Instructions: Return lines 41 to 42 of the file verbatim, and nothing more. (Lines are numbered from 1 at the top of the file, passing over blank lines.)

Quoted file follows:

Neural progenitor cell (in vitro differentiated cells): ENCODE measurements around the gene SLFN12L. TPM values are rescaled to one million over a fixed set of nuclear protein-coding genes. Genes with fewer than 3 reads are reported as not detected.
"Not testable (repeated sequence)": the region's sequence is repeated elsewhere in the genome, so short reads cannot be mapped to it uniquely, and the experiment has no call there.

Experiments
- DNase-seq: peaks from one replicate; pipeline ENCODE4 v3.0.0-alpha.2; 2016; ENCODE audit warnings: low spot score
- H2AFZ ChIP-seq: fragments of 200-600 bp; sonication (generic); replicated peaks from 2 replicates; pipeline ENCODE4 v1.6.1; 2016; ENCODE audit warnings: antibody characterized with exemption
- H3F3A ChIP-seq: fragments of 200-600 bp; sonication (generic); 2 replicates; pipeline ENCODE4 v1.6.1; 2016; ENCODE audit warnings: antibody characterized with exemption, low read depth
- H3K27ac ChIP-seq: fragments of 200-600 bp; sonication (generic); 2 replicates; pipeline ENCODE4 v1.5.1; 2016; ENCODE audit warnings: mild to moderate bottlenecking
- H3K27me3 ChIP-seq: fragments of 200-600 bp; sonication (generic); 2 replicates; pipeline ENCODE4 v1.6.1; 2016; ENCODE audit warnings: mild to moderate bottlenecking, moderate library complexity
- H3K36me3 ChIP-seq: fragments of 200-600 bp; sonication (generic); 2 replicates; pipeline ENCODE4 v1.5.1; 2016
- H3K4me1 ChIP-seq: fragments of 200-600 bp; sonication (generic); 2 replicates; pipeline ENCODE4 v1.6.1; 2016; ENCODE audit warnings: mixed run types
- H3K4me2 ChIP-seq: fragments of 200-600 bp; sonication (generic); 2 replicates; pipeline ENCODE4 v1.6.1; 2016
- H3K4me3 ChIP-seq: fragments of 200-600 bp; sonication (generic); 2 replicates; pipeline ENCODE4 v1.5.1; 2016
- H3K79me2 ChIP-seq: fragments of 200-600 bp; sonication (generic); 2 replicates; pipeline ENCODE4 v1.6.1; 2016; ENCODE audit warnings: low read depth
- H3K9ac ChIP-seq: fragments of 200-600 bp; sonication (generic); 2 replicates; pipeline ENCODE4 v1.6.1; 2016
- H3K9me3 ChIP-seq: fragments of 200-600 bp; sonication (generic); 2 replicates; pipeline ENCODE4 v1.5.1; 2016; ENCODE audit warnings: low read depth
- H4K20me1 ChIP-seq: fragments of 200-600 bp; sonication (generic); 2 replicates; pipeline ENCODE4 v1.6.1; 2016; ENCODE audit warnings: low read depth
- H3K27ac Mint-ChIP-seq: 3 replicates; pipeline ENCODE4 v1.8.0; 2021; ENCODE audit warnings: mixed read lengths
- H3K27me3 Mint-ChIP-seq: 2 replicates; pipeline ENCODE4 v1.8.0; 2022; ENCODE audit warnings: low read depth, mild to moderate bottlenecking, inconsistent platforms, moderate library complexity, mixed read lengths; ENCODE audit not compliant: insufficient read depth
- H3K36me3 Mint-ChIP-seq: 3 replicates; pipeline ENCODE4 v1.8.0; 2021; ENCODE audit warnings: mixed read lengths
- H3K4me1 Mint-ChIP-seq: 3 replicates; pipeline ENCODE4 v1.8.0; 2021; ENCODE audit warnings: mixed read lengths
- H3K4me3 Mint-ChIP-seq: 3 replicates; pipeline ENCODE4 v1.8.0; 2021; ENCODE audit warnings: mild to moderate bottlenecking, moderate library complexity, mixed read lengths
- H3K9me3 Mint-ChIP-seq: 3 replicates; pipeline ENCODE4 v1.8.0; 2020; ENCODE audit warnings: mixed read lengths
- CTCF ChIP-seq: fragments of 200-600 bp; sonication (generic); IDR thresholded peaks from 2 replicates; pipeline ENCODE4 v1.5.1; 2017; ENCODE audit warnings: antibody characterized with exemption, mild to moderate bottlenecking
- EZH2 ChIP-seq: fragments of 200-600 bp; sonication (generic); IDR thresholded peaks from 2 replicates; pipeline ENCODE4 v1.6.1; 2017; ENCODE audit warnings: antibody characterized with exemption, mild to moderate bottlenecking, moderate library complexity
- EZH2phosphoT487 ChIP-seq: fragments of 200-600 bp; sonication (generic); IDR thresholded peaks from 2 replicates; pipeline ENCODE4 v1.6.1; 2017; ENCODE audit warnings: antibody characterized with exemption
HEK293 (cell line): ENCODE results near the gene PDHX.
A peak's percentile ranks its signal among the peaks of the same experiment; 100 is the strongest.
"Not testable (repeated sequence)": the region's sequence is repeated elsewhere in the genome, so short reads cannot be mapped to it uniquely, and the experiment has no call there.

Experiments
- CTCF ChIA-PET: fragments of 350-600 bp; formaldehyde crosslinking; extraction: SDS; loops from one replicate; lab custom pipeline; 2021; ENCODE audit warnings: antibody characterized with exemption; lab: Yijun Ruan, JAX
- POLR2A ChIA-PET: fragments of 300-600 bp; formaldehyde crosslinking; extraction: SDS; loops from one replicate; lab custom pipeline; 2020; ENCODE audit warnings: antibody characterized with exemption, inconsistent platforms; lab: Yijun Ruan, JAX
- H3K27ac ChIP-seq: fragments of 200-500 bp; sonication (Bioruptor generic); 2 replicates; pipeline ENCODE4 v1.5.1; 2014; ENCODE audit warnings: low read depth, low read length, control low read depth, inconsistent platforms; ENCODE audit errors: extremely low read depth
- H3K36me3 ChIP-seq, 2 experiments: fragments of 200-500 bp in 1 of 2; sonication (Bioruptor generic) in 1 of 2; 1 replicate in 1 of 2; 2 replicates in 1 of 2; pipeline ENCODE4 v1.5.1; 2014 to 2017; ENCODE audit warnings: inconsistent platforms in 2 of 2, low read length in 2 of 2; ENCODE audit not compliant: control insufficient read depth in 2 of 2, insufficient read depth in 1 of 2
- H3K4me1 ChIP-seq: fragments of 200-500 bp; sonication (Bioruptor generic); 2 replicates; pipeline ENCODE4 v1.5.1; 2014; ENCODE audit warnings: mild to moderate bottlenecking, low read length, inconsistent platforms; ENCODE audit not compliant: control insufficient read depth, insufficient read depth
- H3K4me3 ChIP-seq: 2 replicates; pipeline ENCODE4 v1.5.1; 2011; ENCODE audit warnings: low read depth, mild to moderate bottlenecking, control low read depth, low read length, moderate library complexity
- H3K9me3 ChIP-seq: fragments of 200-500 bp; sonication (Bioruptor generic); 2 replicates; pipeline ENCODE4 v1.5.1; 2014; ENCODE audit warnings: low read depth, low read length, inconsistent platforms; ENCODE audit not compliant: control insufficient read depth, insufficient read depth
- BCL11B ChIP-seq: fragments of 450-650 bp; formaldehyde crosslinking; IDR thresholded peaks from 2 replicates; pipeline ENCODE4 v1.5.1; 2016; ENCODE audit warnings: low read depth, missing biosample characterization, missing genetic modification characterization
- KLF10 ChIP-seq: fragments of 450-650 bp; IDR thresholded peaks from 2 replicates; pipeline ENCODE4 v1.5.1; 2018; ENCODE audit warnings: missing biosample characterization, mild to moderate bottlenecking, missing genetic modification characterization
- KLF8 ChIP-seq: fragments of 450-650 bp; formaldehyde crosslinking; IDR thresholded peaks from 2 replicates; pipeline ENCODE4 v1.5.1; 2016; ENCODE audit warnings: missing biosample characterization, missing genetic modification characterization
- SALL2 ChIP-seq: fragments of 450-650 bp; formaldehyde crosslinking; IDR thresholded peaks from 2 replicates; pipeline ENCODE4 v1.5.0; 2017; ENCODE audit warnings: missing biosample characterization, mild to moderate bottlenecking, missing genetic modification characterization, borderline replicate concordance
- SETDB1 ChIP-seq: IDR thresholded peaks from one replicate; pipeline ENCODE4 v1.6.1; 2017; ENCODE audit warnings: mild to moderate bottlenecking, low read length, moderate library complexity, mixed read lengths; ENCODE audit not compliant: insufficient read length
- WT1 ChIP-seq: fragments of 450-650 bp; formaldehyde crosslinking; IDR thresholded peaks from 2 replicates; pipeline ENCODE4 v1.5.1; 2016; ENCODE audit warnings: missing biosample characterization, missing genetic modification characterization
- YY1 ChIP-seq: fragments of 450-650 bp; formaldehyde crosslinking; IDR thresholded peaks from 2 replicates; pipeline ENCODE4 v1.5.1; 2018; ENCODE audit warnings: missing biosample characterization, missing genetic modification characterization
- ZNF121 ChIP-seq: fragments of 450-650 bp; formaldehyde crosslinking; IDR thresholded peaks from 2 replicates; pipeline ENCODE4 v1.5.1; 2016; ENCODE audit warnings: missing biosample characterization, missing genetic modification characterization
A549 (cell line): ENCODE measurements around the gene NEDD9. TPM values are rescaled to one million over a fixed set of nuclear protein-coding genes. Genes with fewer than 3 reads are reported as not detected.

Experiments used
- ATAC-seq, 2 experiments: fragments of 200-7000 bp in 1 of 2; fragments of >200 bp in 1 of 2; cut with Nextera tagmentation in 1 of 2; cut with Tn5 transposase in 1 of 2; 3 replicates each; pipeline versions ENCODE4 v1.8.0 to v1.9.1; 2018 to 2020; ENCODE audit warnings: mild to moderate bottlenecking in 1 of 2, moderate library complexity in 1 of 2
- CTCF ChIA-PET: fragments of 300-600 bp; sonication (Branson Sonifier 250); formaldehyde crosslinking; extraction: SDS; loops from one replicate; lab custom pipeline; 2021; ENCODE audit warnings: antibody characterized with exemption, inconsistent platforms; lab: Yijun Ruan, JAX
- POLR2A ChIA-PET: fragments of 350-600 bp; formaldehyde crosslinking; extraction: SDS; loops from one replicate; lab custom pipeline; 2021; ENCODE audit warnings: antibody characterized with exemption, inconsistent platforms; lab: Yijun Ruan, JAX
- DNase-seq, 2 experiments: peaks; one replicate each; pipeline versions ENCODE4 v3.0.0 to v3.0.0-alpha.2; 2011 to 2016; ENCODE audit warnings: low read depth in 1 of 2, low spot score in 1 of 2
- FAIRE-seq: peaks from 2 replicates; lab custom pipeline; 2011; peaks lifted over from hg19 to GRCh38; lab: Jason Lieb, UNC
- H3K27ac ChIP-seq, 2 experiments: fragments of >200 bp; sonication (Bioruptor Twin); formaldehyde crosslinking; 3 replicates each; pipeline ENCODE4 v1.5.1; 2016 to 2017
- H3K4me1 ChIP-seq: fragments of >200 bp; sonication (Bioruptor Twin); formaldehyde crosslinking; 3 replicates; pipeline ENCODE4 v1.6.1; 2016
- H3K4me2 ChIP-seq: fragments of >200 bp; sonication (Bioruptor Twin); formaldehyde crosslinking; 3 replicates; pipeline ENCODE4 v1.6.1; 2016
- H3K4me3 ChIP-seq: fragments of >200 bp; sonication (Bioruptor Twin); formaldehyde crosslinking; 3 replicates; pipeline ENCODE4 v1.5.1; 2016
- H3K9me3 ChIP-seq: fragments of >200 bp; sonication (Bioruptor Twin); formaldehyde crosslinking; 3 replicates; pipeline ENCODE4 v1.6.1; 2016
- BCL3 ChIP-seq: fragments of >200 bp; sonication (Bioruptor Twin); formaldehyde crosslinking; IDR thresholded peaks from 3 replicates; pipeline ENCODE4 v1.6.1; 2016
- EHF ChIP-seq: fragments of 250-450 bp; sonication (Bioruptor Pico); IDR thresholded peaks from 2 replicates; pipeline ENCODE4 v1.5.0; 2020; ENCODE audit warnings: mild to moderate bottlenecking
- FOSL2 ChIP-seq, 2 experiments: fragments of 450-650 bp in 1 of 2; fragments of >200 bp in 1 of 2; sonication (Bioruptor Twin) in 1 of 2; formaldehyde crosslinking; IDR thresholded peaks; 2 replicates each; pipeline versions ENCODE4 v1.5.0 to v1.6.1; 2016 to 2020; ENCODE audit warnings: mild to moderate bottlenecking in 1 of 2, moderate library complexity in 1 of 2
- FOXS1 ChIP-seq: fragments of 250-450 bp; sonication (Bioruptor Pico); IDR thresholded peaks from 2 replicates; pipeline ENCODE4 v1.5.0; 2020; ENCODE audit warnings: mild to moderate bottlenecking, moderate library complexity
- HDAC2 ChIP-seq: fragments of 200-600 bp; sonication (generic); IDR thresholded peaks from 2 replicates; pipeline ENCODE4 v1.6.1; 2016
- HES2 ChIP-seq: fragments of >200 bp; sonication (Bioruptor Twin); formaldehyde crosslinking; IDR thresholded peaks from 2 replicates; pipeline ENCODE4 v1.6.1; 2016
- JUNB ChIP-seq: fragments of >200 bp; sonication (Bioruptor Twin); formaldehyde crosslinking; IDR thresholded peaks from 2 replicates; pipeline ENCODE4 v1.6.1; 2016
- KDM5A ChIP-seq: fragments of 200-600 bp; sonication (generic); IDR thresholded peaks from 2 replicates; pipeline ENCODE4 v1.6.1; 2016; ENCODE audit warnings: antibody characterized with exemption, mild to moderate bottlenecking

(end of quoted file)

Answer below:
- SETDB1 ChIP-seq: IDR thresholded peaks from one replicate; pipeline ENCODE4 v1.6.1; 2017; ENCODE audit warnings: mild to moderate bottlenecking, low read length, moderate library complexity, mixed read lengths; ENCODE audit not compliant: insufficient read length
- WT1 ChIP-seq: fragments of 450-650 bp; formaldehyde crosslinking; IDR thresholded peaks from 2 replicates; pipeline ENCODE4 v1.5.1; 2016; ENCODE audit warnings: missing biosample characterization, missing genetic modification characterization